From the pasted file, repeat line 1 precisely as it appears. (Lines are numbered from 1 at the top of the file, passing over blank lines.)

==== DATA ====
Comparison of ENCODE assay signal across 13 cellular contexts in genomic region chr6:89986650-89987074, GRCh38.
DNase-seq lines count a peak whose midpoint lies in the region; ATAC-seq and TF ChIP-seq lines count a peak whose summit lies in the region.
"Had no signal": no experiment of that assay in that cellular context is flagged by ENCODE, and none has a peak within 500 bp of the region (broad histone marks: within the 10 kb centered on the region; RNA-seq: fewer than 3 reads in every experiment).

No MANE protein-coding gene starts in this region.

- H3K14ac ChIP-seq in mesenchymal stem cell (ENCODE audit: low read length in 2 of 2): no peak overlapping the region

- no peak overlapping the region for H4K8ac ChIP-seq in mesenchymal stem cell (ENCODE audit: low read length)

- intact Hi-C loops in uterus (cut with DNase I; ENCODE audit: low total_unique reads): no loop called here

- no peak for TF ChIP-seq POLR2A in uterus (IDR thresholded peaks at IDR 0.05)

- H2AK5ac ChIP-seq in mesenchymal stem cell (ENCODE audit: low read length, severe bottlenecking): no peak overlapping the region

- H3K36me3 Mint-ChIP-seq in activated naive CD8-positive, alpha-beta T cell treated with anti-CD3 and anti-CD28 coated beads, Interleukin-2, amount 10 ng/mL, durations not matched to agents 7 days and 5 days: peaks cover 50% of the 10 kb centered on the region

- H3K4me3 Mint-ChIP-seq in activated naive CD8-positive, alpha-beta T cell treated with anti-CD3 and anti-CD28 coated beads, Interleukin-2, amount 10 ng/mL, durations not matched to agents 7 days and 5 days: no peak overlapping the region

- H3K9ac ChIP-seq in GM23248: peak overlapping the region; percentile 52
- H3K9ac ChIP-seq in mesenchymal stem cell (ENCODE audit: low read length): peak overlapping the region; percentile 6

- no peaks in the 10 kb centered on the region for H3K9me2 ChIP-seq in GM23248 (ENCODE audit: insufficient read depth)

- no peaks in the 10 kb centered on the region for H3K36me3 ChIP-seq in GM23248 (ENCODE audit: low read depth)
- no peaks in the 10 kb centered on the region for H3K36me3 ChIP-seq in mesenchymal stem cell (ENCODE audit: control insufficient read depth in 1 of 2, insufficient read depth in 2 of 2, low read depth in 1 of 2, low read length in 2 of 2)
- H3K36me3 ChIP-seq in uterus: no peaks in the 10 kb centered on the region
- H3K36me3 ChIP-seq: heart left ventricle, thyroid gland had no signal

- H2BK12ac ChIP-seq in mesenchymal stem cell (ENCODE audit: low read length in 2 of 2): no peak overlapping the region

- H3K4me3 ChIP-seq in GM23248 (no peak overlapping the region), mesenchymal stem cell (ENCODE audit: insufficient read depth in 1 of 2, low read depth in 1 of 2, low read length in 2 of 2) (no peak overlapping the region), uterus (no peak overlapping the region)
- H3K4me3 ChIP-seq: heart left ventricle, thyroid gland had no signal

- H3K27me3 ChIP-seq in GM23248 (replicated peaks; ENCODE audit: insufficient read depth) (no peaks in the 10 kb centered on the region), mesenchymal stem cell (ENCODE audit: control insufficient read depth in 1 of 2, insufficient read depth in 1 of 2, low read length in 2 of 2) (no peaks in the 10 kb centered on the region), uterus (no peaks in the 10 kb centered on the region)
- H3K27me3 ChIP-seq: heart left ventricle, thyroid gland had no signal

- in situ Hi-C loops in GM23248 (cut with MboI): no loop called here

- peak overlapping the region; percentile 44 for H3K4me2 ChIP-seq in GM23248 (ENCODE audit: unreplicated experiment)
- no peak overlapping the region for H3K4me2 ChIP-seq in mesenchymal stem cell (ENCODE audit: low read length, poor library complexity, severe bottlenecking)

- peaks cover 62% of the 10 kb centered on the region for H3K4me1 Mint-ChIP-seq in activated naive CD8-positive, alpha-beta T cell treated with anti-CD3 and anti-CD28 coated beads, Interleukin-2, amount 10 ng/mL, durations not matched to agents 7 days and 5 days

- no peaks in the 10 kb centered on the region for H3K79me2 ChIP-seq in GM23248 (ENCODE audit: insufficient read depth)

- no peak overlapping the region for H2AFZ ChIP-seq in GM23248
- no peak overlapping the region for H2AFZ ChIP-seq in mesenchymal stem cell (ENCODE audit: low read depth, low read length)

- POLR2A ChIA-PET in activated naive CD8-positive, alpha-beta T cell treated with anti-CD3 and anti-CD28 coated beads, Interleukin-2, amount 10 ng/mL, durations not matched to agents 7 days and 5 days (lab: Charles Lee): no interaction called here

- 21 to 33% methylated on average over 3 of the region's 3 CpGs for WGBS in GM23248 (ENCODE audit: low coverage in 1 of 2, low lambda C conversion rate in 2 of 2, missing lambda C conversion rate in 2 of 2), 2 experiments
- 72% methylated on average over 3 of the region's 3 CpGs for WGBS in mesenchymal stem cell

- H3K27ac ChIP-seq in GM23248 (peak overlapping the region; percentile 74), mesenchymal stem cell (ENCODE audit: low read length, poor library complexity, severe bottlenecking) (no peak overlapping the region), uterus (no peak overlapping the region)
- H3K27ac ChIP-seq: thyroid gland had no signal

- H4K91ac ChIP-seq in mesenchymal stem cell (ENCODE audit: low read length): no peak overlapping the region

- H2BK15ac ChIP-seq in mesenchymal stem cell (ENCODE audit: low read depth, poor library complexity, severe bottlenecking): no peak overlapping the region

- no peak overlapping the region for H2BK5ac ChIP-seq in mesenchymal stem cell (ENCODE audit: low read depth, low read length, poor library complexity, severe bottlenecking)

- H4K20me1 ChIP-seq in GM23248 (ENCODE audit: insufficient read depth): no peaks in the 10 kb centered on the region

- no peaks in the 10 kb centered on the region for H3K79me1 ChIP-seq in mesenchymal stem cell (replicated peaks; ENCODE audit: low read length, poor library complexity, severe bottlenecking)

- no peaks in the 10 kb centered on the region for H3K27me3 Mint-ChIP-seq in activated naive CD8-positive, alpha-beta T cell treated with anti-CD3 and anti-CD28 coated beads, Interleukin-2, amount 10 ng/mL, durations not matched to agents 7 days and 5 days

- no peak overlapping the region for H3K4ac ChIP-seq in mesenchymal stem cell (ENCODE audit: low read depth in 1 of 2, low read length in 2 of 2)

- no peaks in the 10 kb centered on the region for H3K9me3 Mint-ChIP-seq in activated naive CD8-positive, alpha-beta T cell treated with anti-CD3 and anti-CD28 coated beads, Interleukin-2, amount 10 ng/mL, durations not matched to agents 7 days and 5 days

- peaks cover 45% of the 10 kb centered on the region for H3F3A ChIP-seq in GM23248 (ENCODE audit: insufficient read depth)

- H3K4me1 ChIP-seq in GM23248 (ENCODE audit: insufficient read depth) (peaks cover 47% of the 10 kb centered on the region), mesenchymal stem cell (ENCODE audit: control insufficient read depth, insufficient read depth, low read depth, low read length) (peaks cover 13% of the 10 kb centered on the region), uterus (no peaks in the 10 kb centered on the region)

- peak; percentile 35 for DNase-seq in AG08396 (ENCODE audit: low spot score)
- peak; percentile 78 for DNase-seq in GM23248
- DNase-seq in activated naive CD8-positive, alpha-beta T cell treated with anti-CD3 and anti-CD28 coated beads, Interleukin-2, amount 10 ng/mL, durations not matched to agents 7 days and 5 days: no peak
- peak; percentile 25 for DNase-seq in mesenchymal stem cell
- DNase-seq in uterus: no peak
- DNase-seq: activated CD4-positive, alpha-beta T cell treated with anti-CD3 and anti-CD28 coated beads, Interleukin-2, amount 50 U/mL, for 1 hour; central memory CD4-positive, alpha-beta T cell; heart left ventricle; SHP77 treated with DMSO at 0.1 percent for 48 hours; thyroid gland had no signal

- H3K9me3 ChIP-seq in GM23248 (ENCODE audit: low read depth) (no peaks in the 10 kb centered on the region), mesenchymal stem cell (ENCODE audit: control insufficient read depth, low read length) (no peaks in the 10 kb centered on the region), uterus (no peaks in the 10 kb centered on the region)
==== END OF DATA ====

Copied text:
Comparison of ENCODE assay signal across 13 cellular contexts in genomic region chr6:89986650-89987074, GRCh38.